Amora roasts only in small batches in a highly monitored 9 stage roasting process for optimal quality and then hand packs into small 8 ounce bags to avoid mass production and deliver a product to consumers in smaller bags to minimize prolonged oxygen exposure. Our process is very labor-intensive and not mass-produced.

What trends do you see in coffee right now?

Coffee continues to become the new basis of beverage concoctions that appeal to younger Gen Z and Millennial populations as consumers shift from fizzy sweet sugary drinks to coffee-based beverages.

What are a few items one should look for in selecting a coffee subscription service?

It is important that the consumer is always in control of their subscription. Consumers need the ability to EASILY change the coffee types they receive, how many bags at what interval of time while also being able to skip shipments, suspend service, cancel their subscription or change any part of their account including payment, shipping, and contact information. Live Customer Representatives should be available 24 hours per day every day of the year and easy access to an online dashboard for customers to service their own accounts. Service is paramount in subscription, taking even more precedence than the product itself.

For someone just getting started with quality coffee, what tips would give them?

Coffee appeals to two of your primary senses…..smell and taste. Experiment, Experiment, and Experiment again until you find what suits your fancy. Besides, it’s fun!!

What is your beverage of choice when you can’t have a coffee?

Black Tea

Interview with Doug Rutherford

I decided to interview a few people who have worked from home a lot longer than I have. My first interview is with my good friend, Doug Rutherford, whom I’ve known for about 8 years. Doug is the first person I knew well who had a job that allowed him to do all his work from home.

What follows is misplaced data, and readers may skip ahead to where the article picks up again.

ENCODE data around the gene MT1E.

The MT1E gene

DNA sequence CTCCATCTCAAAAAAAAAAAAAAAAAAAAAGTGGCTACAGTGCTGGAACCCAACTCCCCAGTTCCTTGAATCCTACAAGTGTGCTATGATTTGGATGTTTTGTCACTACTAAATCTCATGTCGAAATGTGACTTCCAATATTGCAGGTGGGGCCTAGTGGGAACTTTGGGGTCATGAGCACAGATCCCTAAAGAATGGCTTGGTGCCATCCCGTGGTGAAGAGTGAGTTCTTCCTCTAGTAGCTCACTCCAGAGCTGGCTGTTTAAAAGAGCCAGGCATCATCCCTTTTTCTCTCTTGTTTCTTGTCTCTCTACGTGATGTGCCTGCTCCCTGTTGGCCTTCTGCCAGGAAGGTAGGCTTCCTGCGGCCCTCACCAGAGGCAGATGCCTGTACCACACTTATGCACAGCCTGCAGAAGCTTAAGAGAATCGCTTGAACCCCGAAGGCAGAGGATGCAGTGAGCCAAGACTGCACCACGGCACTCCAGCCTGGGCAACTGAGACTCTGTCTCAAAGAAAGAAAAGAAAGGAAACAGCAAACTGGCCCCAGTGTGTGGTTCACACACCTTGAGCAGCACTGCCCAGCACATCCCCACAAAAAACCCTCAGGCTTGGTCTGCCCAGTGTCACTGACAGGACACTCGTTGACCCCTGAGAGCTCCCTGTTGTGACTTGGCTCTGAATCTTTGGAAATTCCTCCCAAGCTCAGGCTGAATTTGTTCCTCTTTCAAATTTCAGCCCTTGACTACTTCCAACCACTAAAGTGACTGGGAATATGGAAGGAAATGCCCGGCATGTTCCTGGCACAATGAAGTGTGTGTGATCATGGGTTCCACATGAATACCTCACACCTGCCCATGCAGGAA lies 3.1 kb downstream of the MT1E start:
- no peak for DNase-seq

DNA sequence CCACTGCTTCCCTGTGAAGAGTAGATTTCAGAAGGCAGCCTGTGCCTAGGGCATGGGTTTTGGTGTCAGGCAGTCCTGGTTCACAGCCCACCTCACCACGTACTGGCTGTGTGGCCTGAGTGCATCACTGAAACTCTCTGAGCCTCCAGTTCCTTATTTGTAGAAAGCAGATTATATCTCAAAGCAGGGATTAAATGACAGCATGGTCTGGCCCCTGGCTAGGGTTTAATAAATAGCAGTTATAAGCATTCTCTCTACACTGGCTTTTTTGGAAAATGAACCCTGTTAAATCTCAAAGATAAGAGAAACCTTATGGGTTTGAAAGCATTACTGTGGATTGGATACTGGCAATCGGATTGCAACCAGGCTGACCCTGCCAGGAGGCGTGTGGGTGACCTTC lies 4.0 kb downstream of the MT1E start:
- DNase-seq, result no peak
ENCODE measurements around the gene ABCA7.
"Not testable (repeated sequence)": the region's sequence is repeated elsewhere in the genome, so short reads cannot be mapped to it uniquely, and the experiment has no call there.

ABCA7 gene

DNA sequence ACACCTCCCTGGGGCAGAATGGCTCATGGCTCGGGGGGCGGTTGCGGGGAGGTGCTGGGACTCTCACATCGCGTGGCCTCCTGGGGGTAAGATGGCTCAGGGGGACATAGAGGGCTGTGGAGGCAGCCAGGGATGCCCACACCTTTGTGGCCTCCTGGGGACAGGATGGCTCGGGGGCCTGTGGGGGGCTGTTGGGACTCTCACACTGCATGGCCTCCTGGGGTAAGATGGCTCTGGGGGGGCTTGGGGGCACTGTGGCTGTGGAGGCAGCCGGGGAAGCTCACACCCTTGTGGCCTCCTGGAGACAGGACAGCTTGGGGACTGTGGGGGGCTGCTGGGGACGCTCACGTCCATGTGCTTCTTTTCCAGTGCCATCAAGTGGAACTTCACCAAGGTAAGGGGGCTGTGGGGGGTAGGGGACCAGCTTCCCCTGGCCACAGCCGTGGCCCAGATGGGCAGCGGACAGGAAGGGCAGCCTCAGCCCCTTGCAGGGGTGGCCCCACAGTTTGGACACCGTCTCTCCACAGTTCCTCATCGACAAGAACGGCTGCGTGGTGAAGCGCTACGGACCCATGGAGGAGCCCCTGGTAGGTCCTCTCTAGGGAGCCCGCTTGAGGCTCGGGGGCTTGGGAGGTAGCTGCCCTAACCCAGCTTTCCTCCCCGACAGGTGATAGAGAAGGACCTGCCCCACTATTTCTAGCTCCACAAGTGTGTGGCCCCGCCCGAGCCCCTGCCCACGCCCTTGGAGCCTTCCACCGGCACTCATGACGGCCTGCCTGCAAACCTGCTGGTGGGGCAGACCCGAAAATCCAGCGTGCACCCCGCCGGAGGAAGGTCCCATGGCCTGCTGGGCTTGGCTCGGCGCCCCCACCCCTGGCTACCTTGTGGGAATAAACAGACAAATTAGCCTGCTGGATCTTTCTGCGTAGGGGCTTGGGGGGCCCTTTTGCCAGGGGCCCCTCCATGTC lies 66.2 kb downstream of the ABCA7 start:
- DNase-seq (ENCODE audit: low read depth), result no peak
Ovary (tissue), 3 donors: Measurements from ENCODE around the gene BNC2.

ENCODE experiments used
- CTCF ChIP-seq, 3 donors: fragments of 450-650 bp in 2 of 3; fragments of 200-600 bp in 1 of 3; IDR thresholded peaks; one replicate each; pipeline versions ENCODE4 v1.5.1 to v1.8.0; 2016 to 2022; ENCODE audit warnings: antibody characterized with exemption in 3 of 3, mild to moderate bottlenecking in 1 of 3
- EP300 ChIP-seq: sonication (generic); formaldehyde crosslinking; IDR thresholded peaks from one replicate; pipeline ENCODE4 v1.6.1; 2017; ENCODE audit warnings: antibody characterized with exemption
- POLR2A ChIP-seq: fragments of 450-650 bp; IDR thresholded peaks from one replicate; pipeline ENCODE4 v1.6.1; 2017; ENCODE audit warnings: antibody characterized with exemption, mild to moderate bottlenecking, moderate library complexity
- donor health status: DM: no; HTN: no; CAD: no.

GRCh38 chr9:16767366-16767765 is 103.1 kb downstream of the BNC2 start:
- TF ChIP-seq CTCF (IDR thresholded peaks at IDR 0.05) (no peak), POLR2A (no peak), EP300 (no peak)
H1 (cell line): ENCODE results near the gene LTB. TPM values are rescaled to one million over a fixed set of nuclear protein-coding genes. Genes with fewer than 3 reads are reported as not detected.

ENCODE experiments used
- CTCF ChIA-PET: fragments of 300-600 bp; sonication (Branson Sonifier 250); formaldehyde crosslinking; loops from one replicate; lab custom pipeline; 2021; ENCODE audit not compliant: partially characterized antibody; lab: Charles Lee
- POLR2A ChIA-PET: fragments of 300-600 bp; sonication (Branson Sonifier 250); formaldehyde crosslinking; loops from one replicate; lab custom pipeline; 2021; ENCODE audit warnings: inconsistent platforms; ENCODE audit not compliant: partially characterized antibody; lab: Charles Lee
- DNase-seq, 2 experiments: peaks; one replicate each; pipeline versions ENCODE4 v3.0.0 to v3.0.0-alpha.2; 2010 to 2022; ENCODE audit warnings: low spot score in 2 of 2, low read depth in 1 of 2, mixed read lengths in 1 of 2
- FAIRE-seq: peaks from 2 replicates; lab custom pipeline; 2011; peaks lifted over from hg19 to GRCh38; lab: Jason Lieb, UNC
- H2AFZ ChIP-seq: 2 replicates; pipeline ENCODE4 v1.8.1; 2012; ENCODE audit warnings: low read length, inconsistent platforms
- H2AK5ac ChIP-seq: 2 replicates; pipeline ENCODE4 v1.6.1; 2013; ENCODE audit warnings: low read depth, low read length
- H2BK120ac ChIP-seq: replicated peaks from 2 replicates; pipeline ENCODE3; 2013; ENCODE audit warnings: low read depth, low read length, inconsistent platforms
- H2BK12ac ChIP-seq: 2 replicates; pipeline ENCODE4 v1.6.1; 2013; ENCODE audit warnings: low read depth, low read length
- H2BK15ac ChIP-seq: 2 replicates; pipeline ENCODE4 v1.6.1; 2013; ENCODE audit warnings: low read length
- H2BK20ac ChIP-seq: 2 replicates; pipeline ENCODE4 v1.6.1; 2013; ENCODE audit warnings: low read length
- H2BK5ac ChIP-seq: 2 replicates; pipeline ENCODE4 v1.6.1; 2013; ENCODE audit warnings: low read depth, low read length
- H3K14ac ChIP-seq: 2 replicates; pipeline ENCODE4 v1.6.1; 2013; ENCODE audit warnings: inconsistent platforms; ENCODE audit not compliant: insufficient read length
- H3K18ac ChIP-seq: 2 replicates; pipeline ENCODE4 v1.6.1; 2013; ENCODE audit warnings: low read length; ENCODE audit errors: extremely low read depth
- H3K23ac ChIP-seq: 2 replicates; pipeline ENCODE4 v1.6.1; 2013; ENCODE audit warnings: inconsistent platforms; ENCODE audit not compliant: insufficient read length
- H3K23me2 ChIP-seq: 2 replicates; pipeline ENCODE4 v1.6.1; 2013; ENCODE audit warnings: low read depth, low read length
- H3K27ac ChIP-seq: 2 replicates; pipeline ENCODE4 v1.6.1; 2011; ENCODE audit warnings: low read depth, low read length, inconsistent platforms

1. What company do you work for and what is your position?

I work for Avaya and last time I checked my title was Customer Interaction Engineer.  That doesn’t say much but what I do is remote technical support for companies that run call centers.

2. How long have you worked from home?

I’ve worked from home full time for about 3 years and occasionally before that for another 4 years or so.

3. What technology (hardware, software, devices) do you rely on to work from home?

The main technology I rely on to work from home is the internet.  Without my VPN connection to work, I can’t remotely connect to customers, I can’t see what trouble tickets I have, I can’t even check my e-mail.  I have a company provided laptop & docking station with dual external screens.  I have an Avaya IP phone on my desk that connects through my network to a phone switch at an Avaya location in Colorado.  We use a custom Siebel application for our case tracking, Outlook for our e-mail, and a variety of web applications including SharePoint.